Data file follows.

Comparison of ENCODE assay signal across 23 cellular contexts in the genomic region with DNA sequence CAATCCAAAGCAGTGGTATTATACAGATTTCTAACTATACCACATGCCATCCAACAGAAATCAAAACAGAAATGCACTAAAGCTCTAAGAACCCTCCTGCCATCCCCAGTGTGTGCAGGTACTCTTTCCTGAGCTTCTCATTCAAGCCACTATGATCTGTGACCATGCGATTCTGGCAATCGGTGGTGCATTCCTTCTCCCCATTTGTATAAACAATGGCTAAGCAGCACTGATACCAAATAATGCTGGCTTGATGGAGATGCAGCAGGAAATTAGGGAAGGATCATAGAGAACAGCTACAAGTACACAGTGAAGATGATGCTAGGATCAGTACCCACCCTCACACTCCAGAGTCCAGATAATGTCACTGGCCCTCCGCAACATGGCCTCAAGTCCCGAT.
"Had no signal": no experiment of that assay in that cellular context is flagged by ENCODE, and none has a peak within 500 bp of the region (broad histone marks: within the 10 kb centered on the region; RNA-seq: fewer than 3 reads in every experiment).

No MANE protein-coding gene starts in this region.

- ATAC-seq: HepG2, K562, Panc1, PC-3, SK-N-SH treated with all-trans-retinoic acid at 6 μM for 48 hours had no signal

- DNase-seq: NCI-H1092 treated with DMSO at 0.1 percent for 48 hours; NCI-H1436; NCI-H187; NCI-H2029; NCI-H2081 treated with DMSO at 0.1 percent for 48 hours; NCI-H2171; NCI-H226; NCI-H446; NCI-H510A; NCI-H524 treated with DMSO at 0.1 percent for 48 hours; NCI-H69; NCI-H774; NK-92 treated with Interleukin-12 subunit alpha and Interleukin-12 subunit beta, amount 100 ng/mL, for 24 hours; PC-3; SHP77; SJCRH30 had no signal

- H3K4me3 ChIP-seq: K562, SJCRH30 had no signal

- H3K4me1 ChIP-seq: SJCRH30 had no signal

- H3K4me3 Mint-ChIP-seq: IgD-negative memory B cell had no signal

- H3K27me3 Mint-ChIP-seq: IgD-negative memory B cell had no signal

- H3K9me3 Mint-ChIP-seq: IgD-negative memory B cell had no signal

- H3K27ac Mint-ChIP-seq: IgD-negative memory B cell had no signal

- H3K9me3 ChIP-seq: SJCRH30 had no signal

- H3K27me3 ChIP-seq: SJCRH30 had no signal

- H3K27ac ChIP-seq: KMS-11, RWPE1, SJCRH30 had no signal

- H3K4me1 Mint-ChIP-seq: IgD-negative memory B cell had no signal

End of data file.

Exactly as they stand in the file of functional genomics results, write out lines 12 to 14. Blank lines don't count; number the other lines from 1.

- H3K9me3 ChIP-seq: SJCRH30 had no signal

- H3K27me3 ChIP-seq: SJCRH30 had no signal

- H3K27ac ChIP-seq: KMS-11, RWPE1, SJCRH30 had no signal